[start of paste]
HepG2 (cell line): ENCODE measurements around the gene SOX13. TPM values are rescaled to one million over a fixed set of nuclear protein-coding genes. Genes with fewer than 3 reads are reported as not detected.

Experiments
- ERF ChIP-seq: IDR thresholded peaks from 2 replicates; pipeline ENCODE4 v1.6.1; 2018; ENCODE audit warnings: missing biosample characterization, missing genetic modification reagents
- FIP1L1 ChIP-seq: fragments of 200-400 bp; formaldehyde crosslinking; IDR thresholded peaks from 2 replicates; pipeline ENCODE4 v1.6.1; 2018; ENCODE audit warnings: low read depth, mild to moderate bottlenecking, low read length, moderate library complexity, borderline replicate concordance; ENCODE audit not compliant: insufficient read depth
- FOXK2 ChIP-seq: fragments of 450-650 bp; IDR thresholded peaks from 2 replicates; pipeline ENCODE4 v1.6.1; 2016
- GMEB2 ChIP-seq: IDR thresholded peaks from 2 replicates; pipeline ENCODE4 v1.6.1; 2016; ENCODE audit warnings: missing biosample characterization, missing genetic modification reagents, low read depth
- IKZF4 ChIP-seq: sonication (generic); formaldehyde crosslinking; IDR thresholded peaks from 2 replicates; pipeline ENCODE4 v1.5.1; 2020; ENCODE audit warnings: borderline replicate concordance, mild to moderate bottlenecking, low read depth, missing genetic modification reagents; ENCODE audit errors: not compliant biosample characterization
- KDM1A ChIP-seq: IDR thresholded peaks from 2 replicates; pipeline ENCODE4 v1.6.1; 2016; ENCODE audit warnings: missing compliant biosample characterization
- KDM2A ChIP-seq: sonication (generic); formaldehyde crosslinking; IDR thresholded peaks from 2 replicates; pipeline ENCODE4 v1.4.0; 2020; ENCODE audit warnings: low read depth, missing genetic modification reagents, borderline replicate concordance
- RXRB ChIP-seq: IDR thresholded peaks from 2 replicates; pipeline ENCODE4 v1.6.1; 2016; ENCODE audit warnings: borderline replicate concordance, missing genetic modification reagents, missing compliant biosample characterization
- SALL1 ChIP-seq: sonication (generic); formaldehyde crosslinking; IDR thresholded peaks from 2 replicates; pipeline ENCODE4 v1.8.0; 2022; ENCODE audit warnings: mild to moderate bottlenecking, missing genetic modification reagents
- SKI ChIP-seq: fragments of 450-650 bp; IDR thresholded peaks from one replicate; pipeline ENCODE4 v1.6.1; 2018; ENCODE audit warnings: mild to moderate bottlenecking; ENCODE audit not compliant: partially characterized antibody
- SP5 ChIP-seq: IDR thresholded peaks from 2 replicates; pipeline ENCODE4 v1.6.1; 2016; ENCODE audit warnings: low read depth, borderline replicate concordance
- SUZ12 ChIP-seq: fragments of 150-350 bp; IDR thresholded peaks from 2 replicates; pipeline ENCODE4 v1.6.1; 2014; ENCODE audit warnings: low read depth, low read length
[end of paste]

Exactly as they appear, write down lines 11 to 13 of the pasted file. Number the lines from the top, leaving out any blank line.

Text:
- SALL1 ChIP-seq: sonication (generic); formaldehyde crosslinking; IDR thresholded peaks from 2 replicates; pipeline ENCODE4 v1.8.0; 2022; ENCODE audit warnings: mild to moderate bottlenecking, missing genetic modification reagents
- SKI ChIP-seq: fragments of 450-650 bp; IDR thresholded peaks from one replicate; pipeline ENCODE4 v1.6.1; 2018; ENCODE audit warnings: mild to moderate bottlenecking; ENCODE audit not compliant: partially characterized antibody
- SP5 ChIP-seq: IDR thresholded peaks from 2 replicates; pipeline ENCODE4 v1.6.1; 2016; ENCODE audit warnings: low read depth, borderline replicate concordance